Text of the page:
Family Law

Marital Agreement / Prenuptial Agreement Lawyers in Colorado

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Colorado couples who are planning a marriage, or who are already married, can make contractual agreements between themselves to protect separate property interests and finances in case of a later divorce or legal separation.

There are two types of marital agreements that apply:

  • Prenuptial: Also called a premarital agreement or a “pre-nup”, it is created prior to a marriage.
  • Marital: Also called a postnuptial agreement or “post-nup”, it is created after a marriage is officiated.

In modern times, prenuptial and marital agreements have been relieved from their stigma and are now common between married couples. If you are concerned about what could happen to your separate property, finances, and rights in case of a marriage, then you should already be thinking about using a marital agreement or prenuptial agreement.

Here at Jorgensen, Brownell & Pepin, P.C., our family law team is always happy to help married couples or soon-to-be married couples figure out their futures ahead of time with prenuptial and postnuptial agreements. We have been there for couples across Colorado, and we would be glad to be there for you, too. Together, we can work on an agreement that satisfies you and your spouse or fiancé.

Creating Agreements That Work

Hanging over any prenuptial or marital agreement are the legal expectations of a Colorado family law court. Your agreement needs to be drafted in a way that not only makes sense to the court, but that also adheres to basic requirements. To put it simply, a prenuptial or marital agreement needs to be legally sound and fair to both parties. It will be our job as your Colorado prenup lawyers to help make certain your agreement meets all prerequisites.

Premarital or post-marital agreements are only enforceable if they meet certain conditions:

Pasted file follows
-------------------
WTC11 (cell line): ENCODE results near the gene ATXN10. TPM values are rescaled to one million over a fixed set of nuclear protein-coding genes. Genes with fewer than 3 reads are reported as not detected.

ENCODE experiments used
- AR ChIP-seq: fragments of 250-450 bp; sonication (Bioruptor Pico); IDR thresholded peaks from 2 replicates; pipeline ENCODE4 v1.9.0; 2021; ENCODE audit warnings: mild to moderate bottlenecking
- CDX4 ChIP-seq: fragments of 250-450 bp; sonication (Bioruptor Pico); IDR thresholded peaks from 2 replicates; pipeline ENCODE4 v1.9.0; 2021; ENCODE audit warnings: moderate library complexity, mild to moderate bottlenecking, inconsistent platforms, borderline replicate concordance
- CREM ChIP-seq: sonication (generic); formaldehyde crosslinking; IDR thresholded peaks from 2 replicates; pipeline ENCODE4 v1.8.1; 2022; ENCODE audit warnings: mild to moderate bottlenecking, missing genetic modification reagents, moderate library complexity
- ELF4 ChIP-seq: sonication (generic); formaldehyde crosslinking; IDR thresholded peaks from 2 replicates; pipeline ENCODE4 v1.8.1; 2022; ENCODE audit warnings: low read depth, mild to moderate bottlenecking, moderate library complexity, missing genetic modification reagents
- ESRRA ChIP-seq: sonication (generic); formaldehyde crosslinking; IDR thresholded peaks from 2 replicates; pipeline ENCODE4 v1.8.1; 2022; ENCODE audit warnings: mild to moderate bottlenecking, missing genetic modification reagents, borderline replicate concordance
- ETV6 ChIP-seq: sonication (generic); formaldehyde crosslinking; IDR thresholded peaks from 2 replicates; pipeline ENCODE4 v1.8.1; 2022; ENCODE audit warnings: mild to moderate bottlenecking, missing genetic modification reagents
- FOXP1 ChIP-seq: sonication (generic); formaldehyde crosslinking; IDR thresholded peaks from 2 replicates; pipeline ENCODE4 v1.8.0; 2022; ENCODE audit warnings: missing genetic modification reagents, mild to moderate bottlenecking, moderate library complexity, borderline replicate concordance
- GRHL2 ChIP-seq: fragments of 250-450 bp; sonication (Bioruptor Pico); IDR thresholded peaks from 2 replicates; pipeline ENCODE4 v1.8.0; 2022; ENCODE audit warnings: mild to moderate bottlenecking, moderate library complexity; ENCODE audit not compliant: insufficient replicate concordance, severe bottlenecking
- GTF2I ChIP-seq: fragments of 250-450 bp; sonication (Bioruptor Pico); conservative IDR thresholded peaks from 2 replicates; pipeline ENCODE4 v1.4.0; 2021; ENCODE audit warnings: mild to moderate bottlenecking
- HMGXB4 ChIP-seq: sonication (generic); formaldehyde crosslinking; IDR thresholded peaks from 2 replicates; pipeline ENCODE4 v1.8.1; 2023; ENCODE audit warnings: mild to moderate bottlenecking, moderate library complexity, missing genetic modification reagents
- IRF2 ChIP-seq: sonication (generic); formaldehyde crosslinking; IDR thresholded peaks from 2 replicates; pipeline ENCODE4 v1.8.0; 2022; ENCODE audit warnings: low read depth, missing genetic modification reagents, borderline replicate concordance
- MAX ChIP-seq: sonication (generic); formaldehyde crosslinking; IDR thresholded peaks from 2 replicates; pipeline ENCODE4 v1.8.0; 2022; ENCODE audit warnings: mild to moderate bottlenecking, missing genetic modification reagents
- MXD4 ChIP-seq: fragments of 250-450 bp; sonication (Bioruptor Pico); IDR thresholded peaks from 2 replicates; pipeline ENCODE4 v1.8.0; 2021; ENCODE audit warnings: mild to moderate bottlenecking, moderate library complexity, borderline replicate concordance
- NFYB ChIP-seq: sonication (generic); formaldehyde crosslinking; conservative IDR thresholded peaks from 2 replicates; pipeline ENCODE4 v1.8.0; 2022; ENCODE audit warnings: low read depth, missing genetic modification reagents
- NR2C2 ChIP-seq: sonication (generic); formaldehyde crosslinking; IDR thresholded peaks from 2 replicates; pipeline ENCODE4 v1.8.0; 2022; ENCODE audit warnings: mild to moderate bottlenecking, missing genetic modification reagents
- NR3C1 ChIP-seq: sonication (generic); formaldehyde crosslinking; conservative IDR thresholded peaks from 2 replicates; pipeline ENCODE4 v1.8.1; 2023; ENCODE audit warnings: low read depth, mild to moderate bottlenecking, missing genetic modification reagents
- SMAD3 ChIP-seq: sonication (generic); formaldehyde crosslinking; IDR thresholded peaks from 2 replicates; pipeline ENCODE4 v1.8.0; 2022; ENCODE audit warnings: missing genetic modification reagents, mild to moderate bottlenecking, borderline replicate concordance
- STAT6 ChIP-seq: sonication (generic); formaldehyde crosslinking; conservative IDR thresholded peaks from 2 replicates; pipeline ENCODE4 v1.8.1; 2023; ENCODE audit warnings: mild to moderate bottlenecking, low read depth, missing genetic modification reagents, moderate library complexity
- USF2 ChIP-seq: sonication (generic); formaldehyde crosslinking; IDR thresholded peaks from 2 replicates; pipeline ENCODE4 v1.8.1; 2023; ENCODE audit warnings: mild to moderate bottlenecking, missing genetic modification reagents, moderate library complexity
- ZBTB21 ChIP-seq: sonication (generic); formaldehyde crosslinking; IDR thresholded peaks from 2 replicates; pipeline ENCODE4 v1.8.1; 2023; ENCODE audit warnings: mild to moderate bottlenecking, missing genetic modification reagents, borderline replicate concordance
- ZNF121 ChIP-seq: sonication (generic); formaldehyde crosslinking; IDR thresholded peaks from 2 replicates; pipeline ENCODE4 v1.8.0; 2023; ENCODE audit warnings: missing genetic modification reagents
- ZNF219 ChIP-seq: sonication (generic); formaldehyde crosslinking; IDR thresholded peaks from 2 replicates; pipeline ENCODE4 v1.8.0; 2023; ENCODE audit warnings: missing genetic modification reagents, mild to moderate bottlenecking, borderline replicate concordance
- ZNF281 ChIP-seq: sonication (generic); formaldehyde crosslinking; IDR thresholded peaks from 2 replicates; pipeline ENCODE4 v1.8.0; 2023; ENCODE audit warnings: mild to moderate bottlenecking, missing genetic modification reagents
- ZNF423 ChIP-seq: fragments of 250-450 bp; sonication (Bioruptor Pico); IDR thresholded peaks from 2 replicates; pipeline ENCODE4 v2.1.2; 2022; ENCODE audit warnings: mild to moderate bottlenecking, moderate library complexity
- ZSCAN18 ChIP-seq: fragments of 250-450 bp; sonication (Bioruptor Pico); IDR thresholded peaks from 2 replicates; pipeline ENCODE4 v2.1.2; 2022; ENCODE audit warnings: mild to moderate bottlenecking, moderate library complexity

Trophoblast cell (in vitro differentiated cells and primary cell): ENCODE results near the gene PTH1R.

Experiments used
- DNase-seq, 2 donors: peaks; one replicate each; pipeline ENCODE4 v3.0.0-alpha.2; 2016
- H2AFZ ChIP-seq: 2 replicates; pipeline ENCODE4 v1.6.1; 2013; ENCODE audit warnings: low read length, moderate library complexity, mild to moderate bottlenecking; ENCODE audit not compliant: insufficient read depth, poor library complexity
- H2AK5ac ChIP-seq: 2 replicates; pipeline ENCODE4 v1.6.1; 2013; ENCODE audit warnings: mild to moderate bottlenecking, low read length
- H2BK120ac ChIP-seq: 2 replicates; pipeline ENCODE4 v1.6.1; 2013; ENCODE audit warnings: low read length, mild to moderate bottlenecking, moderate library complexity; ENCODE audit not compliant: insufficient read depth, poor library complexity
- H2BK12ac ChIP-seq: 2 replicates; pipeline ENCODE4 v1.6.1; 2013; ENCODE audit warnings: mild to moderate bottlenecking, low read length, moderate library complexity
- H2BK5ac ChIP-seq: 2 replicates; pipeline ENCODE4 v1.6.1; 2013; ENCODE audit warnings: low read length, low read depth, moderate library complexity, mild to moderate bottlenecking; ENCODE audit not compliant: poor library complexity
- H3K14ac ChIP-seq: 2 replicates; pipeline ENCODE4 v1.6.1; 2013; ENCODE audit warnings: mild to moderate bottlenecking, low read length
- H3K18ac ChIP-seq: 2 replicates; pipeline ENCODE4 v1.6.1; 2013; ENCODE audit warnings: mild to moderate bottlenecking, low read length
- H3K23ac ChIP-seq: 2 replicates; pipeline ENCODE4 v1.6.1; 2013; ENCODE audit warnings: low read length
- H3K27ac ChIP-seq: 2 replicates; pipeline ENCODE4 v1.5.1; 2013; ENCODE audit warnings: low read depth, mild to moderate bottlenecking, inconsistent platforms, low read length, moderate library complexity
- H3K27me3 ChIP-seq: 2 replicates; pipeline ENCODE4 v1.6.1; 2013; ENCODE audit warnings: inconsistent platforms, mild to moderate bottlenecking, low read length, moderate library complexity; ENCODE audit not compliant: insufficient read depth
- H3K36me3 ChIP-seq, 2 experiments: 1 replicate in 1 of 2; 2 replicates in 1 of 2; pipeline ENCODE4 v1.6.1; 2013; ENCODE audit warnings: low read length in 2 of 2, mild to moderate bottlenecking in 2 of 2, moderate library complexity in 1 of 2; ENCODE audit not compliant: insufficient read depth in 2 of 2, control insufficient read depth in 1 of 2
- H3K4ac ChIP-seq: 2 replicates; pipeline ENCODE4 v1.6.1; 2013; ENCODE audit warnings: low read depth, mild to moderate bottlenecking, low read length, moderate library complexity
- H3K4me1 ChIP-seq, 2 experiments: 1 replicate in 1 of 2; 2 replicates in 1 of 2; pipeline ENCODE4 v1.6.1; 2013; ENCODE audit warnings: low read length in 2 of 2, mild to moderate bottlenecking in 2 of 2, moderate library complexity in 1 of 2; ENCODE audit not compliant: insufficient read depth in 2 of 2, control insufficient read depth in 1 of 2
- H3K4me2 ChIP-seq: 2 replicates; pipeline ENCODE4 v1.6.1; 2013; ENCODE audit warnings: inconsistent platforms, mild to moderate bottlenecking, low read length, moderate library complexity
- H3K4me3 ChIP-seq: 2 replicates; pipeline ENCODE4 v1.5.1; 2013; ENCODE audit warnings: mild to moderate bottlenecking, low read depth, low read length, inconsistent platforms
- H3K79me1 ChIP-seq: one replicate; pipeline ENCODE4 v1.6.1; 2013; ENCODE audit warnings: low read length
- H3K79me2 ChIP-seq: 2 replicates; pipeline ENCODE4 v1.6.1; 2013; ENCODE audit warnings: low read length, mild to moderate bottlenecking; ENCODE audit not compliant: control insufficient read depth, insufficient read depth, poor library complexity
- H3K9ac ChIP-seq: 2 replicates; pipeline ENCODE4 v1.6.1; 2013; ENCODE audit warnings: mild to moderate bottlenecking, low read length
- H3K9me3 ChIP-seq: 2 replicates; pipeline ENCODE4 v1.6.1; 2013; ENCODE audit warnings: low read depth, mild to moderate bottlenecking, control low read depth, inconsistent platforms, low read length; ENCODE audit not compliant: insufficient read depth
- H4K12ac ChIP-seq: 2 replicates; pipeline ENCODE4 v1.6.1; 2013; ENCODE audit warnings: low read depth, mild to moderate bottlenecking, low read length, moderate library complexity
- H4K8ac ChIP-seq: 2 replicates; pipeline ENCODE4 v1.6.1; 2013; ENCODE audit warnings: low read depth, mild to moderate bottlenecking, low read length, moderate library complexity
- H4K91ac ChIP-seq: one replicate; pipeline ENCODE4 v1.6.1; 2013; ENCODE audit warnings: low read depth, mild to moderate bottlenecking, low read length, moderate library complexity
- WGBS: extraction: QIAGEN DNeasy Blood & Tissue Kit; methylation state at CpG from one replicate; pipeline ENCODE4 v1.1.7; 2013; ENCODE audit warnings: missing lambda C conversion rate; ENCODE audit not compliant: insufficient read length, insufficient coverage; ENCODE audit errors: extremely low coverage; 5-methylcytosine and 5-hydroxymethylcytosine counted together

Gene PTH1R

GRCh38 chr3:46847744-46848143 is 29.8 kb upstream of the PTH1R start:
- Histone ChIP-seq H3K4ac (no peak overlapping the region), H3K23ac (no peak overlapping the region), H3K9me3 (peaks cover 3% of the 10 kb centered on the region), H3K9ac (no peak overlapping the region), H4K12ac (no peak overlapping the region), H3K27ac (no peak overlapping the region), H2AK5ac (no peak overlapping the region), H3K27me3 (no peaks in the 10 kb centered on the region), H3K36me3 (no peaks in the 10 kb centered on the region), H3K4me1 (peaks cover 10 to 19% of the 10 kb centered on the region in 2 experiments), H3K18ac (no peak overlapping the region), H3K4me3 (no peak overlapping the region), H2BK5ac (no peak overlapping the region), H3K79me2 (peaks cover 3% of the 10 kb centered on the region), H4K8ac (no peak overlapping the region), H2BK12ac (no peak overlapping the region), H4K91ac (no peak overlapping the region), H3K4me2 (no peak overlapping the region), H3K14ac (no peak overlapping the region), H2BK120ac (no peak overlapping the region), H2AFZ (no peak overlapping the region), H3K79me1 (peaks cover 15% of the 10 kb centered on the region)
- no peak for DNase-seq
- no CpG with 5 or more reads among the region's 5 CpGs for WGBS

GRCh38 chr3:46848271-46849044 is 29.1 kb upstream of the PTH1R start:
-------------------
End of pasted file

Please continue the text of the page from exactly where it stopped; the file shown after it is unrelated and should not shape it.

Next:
• Agreements must be in writing and signed by both parties.
  • Consent to the agreement must be voluntary and not the result of duress.
  • Each party must provide to the other a fair and reasonable disclosure of their property or financial liabilities before executing the agreement. Said another way, the party against whom enforcement is sought has to have provided adequate financial disclosures to the other party.

Should You Choose to Make a Prenup?

Prenuptial and marital agreements are a great way to relieve some of the pressures of a marriage. Rather than worrying about what could happen in case you ever decide to divorce, you will find peace of mind in knowing that there is already a plan in place to handle things. Prenuptials can also save you and your spouse time and money because you will, theoretically, spend less time in a courtroom or conference room trying to argue for your interests. With all of this said and known, prenuptials and marital agreements can benefit any married or engaged couple.

If you are interested in learning more about a premarital agreement or post-marital agreement, call our Colorado marital agreement lawyers at (720) 491-3117. If you are considering a divorce or legal separation and you have previously entered into a martial agreement, we can help you prepare for the next steps, too.

Spousal Maintenance & Child Support Considerations

A premarital or marital agreement cannot adversely affect the right of a child to child support, meaning that you can't contract away the responsibility to provide child support. Spousal maintenance or alimony can be addressed in a martial agreement, but a court can review the terms of the agreement at the time that the parties divorce or separate to see if the spousal maintenance term is fair and appropriate at that time. In other words, the court will highly scrutinize any mention of child or spousal support in your prenuptial or marital agreement, so it needs to be drafted correctly and by a professional attorney.

Child custody is also an “out of question” topic for prenuptial agreements. Courts will only make child custody decisions based on the most current information available to ensure a child’s best interests are upheld. Since prenups and post-nups are written ahead of time, they cannot under any circumstance be reflective of the “most current” information.

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